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PLCB to Implement Special Order Shipping Procedures

Published on

May 6, 2020

A recent Pennsylvania court case ruled that certain liquor license holders soon will be able to have their special wine and liquor orders shipped to them directly instead of having to pick them up at a nearby liquor store.

The ruling only encompasses “special orders” – ones that include items or brands of alcohol not currently available from the Pennsylvania Liquor Control Board and ordered by state businesses with a liquor license. However, once the PLCB creates and implements this process, those businesses that make the special orders and have the shipments sent directly to them will no longer have to pay the handling fee PLCB currently charges for in-store pickups.

The Commonwealth Court of Pennsylvania recently directed the PLCB to begin the process of creating procedures to implement this direct shipment of special orders. The decision enforces Act 39 of 2016, which the PLCB believed was “discretionary,” and chose not to mandate it.

When the state closed its Fine Wine and Spirits stores due the COVID-19 pandemic, it also put a halt to special orders. This halt put some distributors who deal exclusively in special orders out of business, prompting the lawsuit and the court’s decision.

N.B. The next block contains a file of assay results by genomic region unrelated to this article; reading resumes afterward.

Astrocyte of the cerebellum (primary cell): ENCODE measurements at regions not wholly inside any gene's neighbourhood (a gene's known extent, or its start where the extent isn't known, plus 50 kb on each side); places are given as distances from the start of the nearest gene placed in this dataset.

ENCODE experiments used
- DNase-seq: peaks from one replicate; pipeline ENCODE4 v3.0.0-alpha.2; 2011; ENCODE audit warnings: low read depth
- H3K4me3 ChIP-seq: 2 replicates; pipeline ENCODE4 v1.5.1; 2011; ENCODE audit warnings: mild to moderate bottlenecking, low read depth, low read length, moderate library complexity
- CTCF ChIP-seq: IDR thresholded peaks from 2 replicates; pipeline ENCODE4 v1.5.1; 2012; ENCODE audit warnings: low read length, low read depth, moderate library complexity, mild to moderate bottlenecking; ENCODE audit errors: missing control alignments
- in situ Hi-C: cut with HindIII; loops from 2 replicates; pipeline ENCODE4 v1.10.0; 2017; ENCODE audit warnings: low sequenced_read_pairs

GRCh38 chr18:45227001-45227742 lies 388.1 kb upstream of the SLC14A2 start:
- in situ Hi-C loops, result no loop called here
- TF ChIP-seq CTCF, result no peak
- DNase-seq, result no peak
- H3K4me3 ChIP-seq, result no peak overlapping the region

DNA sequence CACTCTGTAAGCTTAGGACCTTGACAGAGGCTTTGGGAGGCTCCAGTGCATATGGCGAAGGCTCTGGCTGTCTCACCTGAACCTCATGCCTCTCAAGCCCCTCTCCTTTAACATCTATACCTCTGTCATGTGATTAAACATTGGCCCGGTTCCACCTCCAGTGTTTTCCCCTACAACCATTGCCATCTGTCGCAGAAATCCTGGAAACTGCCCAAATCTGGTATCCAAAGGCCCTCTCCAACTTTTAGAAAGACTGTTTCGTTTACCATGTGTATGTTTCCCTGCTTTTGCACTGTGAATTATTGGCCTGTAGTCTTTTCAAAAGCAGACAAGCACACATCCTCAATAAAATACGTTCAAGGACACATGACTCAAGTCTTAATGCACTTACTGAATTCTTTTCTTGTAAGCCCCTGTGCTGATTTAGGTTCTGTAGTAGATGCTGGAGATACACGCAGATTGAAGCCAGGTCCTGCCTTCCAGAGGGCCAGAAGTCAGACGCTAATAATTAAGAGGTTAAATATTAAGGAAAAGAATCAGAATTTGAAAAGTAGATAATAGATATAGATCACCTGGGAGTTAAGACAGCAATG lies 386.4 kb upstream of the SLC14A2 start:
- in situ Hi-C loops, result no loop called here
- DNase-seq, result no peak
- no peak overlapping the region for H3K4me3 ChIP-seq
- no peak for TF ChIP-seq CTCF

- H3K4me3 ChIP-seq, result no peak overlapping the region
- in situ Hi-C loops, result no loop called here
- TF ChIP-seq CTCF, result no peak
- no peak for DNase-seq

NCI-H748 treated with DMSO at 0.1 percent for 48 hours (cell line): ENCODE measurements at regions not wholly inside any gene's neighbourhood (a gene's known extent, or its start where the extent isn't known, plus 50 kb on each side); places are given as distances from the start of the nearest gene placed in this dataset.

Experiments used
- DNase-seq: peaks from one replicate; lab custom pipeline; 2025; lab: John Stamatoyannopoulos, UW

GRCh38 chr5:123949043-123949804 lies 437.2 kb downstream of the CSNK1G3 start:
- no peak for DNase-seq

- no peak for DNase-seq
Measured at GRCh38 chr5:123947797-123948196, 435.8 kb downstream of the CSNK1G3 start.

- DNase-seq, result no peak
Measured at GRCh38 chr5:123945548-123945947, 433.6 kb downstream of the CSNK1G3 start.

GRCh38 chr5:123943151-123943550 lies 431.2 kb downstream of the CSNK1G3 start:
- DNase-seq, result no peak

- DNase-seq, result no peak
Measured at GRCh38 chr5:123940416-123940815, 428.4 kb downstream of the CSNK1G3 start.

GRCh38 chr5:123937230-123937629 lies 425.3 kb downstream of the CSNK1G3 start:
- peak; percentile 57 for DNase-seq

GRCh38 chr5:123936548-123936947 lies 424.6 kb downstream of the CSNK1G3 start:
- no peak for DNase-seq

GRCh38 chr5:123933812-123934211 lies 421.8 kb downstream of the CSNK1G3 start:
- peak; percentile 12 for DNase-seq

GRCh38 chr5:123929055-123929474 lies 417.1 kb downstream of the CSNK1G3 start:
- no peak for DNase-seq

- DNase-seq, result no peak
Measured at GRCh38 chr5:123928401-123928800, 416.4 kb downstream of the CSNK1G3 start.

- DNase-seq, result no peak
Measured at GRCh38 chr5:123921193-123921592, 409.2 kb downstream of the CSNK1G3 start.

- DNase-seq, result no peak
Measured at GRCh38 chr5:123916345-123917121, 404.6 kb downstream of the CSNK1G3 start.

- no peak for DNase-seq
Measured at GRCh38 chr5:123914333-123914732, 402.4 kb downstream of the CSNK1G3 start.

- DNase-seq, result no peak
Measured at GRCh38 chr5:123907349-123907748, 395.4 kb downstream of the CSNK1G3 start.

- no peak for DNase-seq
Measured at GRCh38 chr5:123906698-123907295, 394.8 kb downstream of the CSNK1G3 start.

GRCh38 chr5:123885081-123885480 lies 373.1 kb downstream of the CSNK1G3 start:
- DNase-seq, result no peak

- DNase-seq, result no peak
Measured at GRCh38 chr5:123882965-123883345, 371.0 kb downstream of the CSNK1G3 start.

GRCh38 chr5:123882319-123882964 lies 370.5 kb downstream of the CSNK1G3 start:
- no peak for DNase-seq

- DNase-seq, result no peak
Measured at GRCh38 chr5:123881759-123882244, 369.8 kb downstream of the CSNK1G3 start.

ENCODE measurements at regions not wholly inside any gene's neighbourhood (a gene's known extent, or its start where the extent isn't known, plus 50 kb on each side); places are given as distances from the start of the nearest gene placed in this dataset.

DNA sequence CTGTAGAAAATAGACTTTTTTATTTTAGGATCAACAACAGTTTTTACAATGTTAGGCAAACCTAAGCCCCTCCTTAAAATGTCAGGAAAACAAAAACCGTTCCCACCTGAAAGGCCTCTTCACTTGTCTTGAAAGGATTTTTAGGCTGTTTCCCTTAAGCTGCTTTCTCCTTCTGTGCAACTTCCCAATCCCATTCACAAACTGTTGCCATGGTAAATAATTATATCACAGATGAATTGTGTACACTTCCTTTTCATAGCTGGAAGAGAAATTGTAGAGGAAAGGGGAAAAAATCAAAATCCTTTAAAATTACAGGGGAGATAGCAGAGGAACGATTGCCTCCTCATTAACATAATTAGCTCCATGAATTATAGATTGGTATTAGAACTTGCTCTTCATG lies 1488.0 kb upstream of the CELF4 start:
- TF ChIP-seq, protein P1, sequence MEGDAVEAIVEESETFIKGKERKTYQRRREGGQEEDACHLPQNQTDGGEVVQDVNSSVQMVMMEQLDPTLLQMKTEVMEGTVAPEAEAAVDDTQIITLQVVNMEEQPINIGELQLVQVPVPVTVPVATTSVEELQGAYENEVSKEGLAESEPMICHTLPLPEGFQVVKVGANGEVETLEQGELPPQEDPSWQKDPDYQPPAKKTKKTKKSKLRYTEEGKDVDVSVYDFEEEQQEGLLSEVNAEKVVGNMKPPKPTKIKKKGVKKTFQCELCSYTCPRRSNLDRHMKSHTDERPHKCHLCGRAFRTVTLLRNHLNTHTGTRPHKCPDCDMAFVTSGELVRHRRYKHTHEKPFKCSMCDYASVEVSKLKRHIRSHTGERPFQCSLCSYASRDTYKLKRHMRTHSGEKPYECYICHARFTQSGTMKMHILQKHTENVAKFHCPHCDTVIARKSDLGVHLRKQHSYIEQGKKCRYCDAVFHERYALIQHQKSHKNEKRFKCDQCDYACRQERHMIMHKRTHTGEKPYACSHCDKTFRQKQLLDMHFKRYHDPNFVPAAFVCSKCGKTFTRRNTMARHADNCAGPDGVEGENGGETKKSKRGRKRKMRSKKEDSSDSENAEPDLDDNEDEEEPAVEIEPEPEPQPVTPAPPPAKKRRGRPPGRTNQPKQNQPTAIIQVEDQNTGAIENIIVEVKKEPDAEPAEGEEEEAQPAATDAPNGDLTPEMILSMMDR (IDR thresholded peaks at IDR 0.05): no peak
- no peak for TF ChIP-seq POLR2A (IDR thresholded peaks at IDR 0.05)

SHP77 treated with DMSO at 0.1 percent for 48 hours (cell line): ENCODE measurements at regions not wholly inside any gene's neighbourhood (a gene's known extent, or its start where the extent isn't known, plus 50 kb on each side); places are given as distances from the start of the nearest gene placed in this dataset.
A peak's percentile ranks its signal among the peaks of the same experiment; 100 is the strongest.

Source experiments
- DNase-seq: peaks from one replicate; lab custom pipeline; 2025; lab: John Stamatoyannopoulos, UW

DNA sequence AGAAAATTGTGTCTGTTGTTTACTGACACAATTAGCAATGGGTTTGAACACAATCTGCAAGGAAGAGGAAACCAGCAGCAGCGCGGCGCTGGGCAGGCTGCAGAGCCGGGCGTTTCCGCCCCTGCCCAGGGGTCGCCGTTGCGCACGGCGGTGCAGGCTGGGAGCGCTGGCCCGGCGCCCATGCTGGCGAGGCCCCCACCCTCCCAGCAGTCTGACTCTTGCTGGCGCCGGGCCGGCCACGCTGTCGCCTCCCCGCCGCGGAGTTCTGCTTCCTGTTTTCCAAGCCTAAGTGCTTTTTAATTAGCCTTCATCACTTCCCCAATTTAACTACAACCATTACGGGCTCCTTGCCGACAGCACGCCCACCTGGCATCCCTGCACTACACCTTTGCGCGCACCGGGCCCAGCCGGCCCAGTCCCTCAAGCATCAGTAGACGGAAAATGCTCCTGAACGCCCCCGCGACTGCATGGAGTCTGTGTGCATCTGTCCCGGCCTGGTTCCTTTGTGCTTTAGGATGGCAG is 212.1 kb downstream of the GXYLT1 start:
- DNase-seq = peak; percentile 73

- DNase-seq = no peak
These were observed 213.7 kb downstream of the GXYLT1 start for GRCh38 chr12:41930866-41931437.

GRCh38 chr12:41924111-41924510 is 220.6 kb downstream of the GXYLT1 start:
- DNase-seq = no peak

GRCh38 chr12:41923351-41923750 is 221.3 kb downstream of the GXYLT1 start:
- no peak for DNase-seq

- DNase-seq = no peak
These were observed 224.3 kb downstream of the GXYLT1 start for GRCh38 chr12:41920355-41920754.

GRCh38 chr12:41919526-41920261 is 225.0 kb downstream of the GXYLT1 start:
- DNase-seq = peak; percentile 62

The court did not award monetary damages, costs and fees requested by petitioners, but stated that they could pursue these claims in a separate application.

Prior to Act 39, licensees wishing to purchase a class, variety, or brand of liquor or alcohol not currently available from PLCB could place a special order for the item. The licensee would then be required to pick the order up from a PLCB store, which would imposition handling fees on the products. However, Section 3 of Act 39 amended Section 305(a) to include the following new provision relating to special orders:

A licensed importer or a licensed vendor may place special orders on behalf of customers and may deliver the orders to customersThe orders do not need to come to rest at a store, but delivery may not occur until payment for the order has been forwarded to the board and the board has authorized the delivery of the order. A handling fee may not be assessed by the board on an order delivered directly to a customer. . . . The board shall, by January 1, 2017, implement a procedure for processing special orders which do not come to rest at a store.

If anyone has any questions about this case, please contact Larry Heim.

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